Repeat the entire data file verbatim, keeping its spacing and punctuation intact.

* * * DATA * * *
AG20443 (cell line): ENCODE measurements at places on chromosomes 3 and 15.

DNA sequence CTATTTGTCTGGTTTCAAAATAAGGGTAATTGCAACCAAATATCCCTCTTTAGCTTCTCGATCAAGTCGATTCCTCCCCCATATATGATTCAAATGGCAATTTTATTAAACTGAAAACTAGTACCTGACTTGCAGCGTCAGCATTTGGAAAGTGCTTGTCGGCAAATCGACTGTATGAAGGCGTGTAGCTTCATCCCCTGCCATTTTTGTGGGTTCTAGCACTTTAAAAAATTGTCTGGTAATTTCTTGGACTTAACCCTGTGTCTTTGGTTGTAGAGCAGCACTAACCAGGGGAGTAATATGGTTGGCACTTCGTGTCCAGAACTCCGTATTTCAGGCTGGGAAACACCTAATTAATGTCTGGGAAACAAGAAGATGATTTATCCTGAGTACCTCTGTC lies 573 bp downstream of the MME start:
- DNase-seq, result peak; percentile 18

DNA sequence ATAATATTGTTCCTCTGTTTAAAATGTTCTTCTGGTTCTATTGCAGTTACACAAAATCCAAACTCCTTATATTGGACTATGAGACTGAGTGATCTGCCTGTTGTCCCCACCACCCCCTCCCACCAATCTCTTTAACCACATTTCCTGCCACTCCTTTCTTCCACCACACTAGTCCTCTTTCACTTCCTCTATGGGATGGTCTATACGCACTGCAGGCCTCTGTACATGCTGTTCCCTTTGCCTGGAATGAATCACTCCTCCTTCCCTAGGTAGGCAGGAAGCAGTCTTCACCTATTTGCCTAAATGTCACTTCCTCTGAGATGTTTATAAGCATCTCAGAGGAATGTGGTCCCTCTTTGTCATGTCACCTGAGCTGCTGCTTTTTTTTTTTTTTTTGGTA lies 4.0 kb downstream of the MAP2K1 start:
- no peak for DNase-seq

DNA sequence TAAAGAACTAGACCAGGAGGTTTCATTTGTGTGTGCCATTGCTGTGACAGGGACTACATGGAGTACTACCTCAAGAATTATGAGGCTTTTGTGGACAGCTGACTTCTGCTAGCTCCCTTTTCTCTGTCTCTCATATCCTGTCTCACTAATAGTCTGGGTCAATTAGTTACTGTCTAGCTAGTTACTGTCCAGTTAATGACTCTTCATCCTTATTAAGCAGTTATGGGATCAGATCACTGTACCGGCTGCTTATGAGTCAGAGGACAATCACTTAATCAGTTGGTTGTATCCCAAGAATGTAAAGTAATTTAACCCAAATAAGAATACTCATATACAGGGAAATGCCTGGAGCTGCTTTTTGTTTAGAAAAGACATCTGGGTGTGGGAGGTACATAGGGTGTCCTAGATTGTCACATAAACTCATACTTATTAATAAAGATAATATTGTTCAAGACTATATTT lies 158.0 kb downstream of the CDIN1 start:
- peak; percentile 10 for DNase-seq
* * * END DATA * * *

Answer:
AG20443 (cell line): ENCODE measurements at places on chromosomes 3 and 15.

DNA sequence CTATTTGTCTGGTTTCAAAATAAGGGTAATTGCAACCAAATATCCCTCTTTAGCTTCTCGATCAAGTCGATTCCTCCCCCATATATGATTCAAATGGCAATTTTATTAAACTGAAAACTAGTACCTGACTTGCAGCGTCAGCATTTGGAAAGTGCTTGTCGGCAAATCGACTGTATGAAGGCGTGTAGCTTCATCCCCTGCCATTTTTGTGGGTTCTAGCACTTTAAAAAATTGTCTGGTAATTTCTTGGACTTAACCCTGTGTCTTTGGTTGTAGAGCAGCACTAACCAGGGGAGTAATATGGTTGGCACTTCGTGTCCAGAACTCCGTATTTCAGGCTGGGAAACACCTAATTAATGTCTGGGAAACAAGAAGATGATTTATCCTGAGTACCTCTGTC lies 573 bp downstream of the MME start:
- DNase-seq, result peak; percentile 18

DNA sequence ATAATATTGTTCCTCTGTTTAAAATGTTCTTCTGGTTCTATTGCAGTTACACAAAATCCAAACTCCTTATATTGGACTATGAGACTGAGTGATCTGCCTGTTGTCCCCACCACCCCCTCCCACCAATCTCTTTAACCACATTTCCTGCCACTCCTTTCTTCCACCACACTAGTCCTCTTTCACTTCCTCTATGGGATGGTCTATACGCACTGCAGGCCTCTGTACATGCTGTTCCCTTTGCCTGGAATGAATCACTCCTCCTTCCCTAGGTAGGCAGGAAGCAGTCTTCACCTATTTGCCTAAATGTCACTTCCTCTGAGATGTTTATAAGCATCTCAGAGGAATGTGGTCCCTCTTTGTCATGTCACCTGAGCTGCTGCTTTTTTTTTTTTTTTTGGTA lies 4.0 kb downstream of the MAP2K1 start:
- no peak for DNase-seq

DNA sequence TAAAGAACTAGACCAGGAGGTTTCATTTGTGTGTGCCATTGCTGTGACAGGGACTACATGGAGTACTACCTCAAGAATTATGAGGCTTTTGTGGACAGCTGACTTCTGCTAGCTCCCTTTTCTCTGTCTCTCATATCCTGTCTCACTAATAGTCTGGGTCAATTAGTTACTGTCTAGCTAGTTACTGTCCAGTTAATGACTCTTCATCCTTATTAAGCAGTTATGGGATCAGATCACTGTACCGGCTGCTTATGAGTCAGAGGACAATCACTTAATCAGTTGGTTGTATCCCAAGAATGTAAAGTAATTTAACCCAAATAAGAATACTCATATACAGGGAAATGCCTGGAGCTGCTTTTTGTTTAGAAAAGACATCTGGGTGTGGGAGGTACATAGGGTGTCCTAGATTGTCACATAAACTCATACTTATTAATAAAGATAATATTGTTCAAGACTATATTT lies 158.0 kb downstream of the CDIN1 start:
- peak; percentile 10 for DNase-seq